SPOTLIGHT: A jewel who looks for diamonds in the rough

THE REV. SCOUT: Dave McQueen has a keen eye for baseball talent, and a big love for sharing his faith and motivating young people.


Go to a high school baseball game and there’s a good chance you will see Dave McQueen. He’s not hard to spot; he will be the guy with the Panama Jack hat, a Colorado Rockies shirt and a notepad.

And if you can’t find him, just wait. He will probably find you.

For a guy who is not a player and not a coach, Dave McQueen is perhaps the biggest institution in local high school baseball in the last 20-plus years.

He’s also the biggest cheerleader.

Technically, he is a scout for the Rockies, but if you think that’s all he does, you’d better get comfortable.

He is also a minister and a motivational speaker and he found that baseball, quite by accident, is the best way to put all of those passions together.

“My message is a message of hope,” McQueen says. “These kids need to understand that dreams do come true. We talk about being a good teammate and play with enthusiasm and having a good attitude. Just the things that it takes to go along with being a player who has the skills.”

Between games of a Saturday doubleheader? There’s McQueen speaking in the dugout to a team that’s not even from North Louisiana.

It’s what he does.

It’s who he is.

“It’s motivation,” McQueen says. “I’ve spoken to sales groups as a motivational speaker. I can get them fired up, but I can’t play for them. You just have to get them to understand what recruiters and scouts are looking for and to love the game.”

The 77-year-old McQueen is a Bossier High graduate, Class of 1963. “I wanted to be a preacher, but it just didn’t work out,” he says. “I didn’t have the grades and we really didn’t have the money for me to go to school.”

The road started as a PA announcer at Airline High baseball games and he began doing PA at other venues as well. In 1994, he was doing a tournament at Fair Grounds Field when a Florida Marlins scout put him to work as an associate scout, commonly known as a “bird dog” in the baseball business. “Since you are going to all these games anyway, let me know if you see anybody we should look at,” the scout told McQueen.

But an ownership change with the Marlins put McQueen out of work a few years later, until the Rockies came calling. “Whoever came through first (with an offer) is who I was going to sign with,” he says. “Colorado came first.”

He is now in his 20th year – this will be his last – with the Rockies and he has also rekindled his passion for the ministry. McQueen has more than 2,000 followers on social media and his story has been published in the book titled “SAY THE PRAYER, WAIT FOR THE PLAN: A Tribute to the Life and Ministry of Dave McQueen, Professional Baseball Scout” by Tammy Jones.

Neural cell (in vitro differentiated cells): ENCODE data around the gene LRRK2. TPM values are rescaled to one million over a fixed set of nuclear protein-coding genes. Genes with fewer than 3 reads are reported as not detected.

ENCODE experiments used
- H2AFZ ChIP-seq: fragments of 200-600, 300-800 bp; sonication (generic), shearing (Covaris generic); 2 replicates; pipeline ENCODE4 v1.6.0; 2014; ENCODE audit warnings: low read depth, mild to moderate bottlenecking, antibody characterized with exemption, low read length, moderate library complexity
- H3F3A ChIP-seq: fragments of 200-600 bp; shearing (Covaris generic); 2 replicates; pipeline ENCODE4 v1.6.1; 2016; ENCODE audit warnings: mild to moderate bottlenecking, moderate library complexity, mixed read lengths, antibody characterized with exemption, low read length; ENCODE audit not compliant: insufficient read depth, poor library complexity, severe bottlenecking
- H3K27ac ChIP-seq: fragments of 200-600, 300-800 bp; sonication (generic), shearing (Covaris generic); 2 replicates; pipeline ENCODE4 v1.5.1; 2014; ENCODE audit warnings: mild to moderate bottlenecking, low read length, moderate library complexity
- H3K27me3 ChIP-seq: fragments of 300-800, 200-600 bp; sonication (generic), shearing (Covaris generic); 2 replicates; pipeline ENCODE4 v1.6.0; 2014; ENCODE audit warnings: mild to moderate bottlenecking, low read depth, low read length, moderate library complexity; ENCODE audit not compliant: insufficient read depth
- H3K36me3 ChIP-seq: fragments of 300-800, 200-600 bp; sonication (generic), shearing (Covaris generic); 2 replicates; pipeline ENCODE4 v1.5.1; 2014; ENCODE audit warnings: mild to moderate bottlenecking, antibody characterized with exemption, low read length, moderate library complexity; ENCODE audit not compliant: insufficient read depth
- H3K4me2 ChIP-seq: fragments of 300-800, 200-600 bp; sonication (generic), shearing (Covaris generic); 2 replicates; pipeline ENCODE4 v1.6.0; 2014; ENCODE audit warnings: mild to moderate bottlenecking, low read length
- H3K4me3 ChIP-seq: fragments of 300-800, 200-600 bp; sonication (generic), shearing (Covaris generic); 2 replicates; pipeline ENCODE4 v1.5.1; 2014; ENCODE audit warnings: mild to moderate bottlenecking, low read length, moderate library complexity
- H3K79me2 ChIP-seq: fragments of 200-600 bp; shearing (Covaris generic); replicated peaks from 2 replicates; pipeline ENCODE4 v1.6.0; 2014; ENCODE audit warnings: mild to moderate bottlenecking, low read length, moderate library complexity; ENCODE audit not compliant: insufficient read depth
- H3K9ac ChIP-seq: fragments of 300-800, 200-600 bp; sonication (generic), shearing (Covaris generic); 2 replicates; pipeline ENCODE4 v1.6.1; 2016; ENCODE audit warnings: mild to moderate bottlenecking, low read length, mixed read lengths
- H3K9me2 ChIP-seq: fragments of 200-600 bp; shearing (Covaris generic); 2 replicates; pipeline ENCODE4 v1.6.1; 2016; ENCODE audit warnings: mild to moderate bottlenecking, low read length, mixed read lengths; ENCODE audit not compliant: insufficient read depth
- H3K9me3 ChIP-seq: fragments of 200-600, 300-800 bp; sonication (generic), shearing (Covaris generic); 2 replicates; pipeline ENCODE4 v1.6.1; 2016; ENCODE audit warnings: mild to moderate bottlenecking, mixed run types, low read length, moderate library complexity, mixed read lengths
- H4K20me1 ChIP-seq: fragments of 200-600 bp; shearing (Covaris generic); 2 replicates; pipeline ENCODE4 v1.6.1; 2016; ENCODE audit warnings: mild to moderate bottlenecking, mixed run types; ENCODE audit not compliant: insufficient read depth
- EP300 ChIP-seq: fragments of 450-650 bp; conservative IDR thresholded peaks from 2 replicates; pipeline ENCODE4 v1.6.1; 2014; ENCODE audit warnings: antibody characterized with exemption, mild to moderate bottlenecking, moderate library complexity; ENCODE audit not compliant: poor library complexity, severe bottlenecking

“I love the game; I love life,” McQueen says. “I just enjoy being out here with the kids and the fans and spreading the Lord’s word. I want these young men to know I support them and I will help them in any way that I can.”

If there’s a game to be played, McQueen will pack up his notebook and radar gun and be ready for the first pitch because it’s baseball and you never know what (or who) you might see.

“I look for a guy who loves the game,” he says. “Everybody will tell you that they do, but you can stand here and just tell when they take the field how much they love the game. The guy who is first on the field and first off and you look at him a little longer than the others. Then you look to see if he’s got the tools. When you see a guy like that, you follow him and see if he can develop.”

Watching and following is McQueen’s calling card. A few years ago, he went to watch a pitcher named Jim Miller, a junior college transfer to Louisiana-Monroe. Miller was very good in the first inning but couldn’t get out of the second. Instead of scratching Miller from his list, McQueen thought the right-hander might make a good closer.

He didn’t see ULM the rest of the year, but did go to the conference tournament where the Warhawks were playing in the loser’s bracket. McQueen stayed to watch, just to see if Miller might come in and pitch again. Sure enough, he came into a game and dominated as a closer.

The Rockies drafted Miller in the ninth round of the 2004 draft. (He made it to the major leagues in 2008 and had a five-year career.)

In the winter meetings after the 2004 draft, the general manager of the Rockies had McQueen stand up before the assembled group and spoke of how McQueen had doggedly stayed after a potential prospect.

He gets a little choked up telling the story.

“That,” McQueen says, “was my proudest moment.”


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